Seminar 03 - Economics and Inequalities
Sounds like a riddle. We don’t see it but we are in it. We don’t see it but we are all part of it. More? This is what it is not, society. Here is the give-away: to account for it, it has to be measured. Oh, but is it there where the trouble begins? Measures are based on scales, and if there are scales then one can compare. One can compare its evolution over time and its appearance at a point in time. Ok ok, it is … the economy!
See? It was better left un-named, because now we are forced to think harder. Start with our fixture to it and the effect it has on us. Is growth bad? Wait, whose growth? And what about stability? Is there a trade-off between growth and stability? Security would be nice, but what makes us happy? Could it be unmeasured things (e.g. caring for others)? One would be hard-pressed to find a nation whose stated objective is to maximize growth, though at least there are three nations who seek to maximize happiness ---and they are led by women. Scotland, New-Zealand, and Iceland do have such goal, and so does Bhutan, the first nation to promote Gross National Happiness since 1972.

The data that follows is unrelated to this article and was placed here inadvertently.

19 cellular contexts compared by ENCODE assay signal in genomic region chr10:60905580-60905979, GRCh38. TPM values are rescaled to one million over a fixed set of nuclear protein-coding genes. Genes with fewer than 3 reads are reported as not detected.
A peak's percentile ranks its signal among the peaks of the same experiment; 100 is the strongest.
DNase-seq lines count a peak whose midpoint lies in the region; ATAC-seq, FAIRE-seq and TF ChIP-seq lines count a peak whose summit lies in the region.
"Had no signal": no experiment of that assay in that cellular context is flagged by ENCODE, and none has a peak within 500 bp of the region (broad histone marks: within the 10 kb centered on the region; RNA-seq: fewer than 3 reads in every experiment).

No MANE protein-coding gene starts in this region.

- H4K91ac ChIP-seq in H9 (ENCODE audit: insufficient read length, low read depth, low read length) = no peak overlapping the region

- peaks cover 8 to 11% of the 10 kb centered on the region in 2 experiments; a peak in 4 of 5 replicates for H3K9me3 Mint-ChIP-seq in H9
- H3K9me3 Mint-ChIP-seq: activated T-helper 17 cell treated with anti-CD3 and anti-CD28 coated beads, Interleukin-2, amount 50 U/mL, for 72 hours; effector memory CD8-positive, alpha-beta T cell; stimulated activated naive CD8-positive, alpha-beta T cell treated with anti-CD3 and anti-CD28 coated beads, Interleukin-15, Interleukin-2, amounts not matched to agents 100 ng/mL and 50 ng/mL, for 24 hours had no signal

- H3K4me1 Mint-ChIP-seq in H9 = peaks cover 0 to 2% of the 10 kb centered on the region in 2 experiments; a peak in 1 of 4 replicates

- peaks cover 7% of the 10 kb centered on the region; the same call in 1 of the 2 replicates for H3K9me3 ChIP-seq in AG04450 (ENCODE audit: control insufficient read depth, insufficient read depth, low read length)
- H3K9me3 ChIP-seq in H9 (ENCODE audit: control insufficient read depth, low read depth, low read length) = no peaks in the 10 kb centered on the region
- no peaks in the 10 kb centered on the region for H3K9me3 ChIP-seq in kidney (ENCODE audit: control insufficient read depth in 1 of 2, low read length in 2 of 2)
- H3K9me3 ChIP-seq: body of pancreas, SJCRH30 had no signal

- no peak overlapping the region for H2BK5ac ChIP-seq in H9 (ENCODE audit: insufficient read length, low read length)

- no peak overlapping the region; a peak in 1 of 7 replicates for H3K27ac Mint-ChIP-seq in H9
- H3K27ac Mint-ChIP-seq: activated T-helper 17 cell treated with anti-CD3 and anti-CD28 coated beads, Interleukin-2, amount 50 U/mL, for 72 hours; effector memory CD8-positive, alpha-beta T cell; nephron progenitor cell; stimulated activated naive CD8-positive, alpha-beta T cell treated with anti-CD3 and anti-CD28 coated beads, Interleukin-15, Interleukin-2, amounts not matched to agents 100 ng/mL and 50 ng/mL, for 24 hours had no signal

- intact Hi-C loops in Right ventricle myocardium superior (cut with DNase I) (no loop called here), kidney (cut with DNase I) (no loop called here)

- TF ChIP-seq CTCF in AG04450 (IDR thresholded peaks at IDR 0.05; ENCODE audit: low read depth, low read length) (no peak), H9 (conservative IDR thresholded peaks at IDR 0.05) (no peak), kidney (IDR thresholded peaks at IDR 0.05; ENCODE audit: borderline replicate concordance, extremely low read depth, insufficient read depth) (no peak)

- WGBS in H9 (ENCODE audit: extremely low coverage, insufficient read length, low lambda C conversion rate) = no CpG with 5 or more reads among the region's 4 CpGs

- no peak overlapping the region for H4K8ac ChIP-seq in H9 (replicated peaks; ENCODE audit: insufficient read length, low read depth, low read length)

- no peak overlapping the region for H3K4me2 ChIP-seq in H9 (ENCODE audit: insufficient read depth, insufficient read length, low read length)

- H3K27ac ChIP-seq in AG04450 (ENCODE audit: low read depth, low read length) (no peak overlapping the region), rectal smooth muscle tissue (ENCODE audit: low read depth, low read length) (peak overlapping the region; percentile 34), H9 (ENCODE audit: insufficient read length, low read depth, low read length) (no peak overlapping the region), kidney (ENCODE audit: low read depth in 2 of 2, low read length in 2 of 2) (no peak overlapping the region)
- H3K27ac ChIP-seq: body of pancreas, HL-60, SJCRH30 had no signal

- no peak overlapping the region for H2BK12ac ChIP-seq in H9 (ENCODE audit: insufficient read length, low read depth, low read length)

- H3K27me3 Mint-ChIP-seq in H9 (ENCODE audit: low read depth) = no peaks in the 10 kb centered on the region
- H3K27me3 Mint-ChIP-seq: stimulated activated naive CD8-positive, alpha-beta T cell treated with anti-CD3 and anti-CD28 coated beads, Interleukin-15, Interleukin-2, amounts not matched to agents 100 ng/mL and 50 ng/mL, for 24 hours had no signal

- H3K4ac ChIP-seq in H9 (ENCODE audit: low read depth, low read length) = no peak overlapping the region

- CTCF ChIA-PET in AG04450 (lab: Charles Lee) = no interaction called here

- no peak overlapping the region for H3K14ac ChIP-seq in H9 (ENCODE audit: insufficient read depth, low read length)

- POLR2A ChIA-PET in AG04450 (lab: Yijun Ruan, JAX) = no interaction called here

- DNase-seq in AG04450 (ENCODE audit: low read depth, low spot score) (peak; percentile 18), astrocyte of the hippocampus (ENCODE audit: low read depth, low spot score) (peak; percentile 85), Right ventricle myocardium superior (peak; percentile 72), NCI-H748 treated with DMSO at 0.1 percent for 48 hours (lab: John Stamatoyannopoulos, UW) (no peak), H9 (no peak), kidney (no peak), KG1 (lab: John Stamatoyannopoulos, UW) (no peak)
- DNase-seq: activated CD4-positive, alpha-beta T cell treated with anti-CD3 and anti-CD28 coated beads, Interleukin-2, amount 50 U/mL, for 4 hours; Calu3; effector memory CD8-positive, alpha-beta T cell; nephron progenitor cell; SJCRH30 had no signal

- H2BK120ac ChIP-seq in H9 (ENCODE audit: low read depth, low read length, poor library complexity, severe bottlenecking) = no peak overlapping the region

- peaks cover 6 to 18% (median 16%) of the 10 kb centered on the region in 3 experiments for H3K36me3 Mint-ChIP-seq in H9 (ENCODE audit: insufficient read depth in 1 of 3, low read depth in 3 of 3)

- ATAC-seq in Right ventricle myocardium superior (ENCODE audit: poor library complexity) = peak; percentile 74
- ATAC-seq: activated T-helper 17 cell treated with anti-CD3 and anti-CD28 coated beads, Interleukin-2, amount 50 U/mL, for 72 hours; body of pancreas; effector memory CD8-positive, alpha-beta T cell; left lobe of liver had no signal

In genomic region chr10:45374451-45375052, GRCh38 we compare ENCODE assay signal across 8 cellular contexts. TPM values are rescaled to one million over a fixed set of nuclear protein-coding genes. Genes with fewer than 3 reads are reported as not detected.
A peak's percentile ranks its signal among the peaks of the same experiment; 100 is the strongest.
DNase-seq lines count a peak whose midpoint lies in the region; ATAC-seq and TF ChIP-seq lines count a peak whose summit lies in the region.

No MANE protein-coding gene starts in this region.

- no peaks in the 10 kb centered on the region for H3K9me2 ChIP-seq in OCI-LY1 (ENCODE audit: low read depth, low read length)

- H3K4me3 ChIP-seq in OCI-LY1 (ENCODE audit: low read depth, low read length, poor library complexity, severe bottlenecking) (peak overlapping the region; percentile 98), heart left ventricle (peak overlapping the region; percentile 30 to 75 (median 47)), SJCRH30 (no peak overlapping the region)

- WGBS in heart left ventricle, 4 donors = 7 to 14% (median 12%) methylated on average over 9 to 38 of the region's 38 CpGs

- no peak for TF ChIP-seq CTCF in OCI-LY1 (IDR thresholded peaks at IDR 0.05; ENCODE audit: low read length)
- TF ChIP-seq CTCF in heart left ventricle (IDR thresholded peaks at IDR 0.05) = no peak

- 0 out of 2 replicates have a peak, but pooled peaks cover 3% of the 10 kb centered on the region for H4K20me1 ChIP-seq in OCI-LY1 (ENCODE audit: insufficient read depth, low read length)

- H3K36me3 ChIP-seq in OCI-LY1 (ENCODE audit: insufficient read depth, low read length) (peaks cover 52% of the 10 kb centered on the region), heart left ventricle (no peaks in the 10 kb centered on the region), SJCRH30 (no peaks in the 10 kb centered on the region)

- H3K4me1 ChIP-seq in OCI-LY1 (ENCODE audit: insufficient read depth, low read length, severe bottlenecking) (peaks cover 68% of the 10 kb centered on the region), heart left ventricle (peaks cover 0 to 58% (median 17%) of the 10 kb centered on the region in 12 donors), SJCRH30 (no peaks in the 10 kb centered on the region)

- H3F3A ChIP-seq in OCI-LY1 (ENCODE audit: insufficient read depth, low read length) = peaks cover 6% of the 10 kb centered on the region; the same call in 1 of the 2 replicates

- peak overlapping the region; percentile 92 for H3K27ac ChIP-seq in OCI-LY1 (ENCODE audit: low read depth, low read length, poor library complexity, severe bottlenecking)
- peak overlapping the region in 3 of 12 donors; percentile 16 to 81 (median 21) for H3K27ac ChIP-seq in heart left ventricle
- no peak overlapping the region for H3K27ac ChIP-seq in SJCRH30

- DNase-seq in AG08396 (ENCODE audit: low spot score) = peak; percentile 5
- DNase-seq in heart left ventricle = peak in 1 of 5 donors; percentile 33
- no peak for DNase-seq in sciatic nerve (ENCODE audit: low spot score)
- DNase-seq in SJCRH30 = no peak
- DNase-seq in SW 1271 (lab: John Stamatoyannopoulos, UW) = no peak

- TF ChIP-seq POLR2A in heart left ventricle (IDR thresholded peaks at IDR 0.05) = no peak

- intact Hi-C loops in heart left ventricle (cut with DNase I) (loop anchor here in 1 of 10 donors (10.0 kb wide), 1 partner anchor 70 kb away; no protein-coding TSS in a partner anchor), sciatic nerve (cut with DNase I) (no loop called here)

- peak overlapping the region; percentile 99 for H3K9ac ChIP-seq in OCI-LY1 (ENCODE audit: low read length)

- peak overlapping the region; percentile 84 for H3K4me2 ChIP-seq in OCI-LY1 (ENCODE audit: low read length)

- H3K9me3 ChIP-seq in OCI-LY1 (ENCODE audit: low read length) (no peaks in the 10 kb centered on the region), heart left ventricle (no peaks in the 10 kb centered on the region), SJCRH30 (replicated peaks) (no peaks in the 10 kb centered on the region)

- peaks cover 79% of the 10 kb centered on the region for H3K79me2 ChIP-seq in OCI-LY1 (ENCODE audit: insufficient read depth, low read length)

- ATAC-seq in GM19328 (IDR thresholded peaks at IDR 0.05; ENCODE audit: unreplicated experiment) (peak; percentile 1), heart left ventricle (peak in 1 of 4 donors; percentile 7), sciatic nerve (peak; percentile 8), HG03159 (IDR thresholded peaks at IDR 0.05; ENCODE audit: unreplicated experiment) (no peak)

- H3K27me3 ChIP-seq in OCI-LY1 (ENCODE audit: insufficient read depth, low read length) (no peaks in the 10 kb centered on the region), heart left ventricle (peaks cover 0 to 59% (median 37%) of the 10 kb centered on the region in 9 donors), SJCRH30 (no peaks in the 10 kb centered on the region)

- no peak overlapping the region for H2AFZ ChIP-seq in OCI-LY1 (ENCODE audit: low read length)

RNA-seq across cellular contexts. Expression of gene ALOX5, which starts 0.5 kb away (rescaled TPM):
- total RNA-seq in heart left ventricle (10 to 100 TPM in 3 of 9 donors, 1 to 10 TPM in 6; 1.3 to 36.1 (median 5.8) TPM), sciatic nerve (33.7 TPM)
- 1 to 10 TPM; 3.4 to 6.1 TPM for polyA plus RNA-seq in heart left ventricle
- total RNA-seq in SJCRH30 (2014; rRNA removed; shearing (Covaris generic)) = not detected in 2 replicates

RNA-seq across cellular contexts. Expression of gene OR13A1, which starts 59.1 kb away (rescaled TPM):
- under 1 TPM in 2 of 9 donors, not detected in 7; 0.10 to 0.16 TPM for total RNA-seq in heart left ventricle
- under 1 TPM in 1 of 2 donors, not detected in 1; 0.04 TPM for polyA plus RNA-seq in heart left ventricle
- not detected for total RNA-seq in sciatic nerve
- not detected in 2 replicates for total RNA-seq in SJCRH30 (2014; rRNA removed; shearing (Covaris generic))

But then again, is happiness and absolute or a relative notion? Does it affect my perception of well-being that others are better-off or worse-off than me? If so inequality matters.
This seminar will provide a foundation and perspective from which to tackle all these questions and other pressing ones such as why are there economic disparities among countries, why some economies are more stable than others (its ramifications to security, where security extends to the threat from climate change), and if happiness is the ultimate goal, how to measure it, and how to achieve it?
- Seminar 01 - Unhappy Nations: Histories and Politics
- Seminar 02 - Media and Populism: Digitalization of Politics
- Seminar 03 - Economics and Inequalities: GDP and Happiness
- Seminar 04 - Narratives of Jewish Migration
- Seminar 05 - Aging and Masculinities: In Pursuit of Happiness
- Seminar 06 - Philosophy of (Un)Happiness: Passion and Nostalgia